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A couple of weeks after pulling back the curtains on its smart toy called Cozmo, today Anki announced that it will also be releasing a developer SDK in beta that lets anyone tap into the power of this robot, including its sensors, computer vision, and path and motion planning capabilities. Both Cozmo and the SDK will be available in October.

Cozmo is a playful, intelligent robot with an essence of artificial intelligence. As VentureBeat’s Dean Takahashi described it, it’s “something like Eve the robot in Pixar’s Wall-E animated film.” Anki cofounder and president Hanns Tappeiner explained that when the company began prototyping its toys, it discovered that people cared a great deal about the character and personality and that it didn’t have to necessarily be in a car.

The robot is rather sophisticated, complete with vision and sensing, animatronics, and artificial intelligence. But rather than keeping the technology to themselves, Anki has created an SDK that gives hackers, developers, educators, and researchers the ability to tie their work with Cozmo. They’ll have full use of the robot’s faculties and won’t need to spend countless hours, days, or months coding it — just insert a couple lines of code.

Using Cozmo's SDK.

Above: Using Cozmo’s SDK.

Image Credit: Anki

Tappeiner said that the problem people have when writing for robots is when you really want it to do something that’s beyond executing a blinking light, saying “hello world,” or moving in a linear direction. Adding face recognition, path planning, and a 3D world model requires hundreds of thousands of lines of code just to make it possible. “Nothing easy for general usage,” Tappeiner said.

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Written in Python, Cozmo’s SDK provides developers access to multiple capabilities, from the wheels of the robot to the expression on its face, and even to its computer vision technology.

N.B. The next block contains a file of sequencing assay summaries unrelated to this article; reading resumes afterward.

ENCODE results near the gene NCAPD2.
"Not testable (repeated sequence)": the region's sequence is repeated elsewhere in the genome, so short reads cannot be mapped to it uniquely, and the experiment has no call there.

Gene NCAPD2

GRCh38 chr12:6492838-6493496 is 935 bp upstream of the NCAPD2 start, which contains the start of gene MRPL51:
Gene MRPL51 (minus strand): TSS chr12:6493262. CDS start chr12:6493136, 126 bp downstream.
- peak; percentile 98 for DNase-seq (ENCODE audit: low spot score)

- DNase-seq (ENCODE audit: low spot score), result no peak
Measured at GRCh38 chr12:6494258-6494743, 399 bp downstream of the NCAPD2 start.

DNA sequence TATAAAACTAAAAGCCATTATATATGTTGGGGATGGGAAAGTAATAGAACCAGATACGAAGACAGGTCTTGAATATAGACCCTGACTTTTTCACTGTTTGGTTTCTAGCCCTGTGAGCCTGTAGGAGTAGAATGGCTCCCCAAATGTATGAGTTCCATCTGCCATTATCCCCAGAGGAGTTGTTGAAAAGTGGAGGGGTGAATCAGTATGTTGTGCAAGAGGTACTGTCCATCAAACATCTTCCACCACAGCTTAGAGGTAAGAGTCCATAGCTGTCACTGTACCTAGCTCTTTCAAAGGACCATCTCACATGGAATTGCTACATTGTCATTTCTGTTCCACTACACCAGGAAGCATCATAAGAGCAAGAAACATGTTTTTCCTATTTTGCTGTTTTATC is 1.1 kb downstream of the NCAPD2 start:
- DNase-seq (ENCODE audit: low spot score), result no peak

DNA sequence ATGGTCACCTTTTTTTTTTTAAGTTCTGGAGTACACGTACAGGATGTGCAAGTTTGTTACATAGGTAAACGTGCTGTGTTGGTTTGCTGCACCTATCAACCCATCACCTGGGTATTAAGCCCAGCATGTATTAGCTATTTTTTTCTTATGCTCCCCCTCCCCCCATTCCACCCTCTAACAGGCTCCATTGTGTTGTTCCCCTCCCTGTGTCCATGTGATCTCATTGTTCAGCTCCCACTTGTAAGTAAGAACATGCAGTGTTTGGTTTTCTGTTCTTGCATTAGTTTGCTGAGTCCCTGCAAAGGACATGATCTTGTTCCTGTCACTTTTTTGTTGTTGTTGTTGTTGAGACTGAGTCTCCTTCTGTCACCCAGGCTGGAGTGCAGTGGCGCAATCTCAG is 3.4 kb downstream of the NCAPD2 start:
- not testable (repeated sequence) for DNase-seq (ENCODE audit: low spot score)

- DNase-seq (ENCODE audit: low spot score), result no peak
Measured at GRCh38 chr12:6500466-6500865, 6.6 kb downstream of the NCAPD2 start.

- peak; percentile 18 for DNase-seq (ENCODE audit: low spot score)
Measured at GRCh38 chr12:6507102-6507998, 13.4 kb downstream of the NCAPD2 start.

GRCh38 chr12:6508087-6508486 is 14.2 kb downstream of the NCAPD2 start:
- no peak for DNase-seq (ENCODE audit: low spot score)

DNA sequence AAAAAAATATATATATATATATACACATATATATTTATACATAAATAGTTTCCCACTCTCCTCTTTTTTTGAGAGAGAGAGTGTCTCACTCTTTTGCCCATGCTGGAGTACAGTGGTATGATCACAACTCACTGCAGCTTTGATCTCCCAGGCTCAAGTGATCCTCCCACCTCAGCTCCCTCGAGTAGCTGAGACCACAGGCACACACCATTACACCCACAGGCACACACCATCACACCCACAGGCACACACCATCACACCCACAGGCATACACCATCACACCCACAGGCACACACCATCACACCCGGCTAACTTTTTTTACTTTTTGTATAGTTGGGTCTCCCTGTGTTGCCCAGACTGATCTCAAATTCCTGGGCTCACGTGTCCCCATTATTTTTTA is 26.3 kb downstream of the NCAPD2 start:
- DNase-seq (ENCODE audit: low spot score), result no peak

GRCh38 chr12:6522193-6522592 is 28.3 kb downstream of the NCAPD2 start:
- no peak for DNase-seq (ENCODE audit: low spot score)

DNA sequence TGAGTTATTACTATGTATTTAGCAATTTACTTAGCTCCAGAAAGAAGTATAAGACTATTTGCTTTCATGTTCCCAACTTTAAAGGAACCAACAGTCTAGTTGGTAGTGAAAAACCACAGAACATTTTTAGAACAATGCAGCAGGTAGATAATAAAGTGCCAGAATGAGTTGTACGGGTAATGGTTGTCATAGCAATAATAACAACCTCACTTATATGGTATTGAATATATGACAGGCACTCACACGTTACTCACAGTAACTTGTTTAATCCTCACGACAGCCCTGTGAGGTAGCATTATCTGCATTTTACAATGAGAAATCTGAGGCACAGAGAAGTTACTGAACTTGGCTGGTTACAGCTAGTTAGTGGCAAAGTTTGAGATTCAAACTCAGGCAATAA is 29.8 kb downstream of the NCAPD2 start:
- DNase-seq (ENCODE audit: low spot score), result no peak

Although it’ll be released to the general public in beta this October, Anki is initially focused on making the SDK work for students, makers, hackers, and researchers. Tappeiner said that researchers have already contacted his company to examine Cozmo’s capabilities.

“Unlike traditional software coding, students of robotics know how quickly you can reach a point where time and capabilities no longer progress at an even pace,” Anki said in a statement. “This unfortunately can stall the advancement of research, as more sophisticated actions require specialized expertise and access to cost-prohibitive equipment.”

Later this year, Anki will revise its SDK to best suit those in the education space — like teachers, academic institutions, research labs, and others — before customizing it for third-party content developers. It was revealed that sometime soon, a marketplace may be created to allow owners of Cozmo to upgrade their robots with these new skills.

So imagine having Cozmo come greet you at the door after being triggered by an August smart lock; or maybe if it senses an intruder, it notifies you on your mobile device. Perhaps playing additional games may be possible. Or could we see a whole army of Cozmos at your beck and call?

Tappeiner said that Cozmo is set for release in October 2016 for $179, but those who preorder will get access to the beta SDK a few days earlier. He cautioned that the company only started mass production last week and expects limited number of units this year, so some customers may not receive their order by the holidays.

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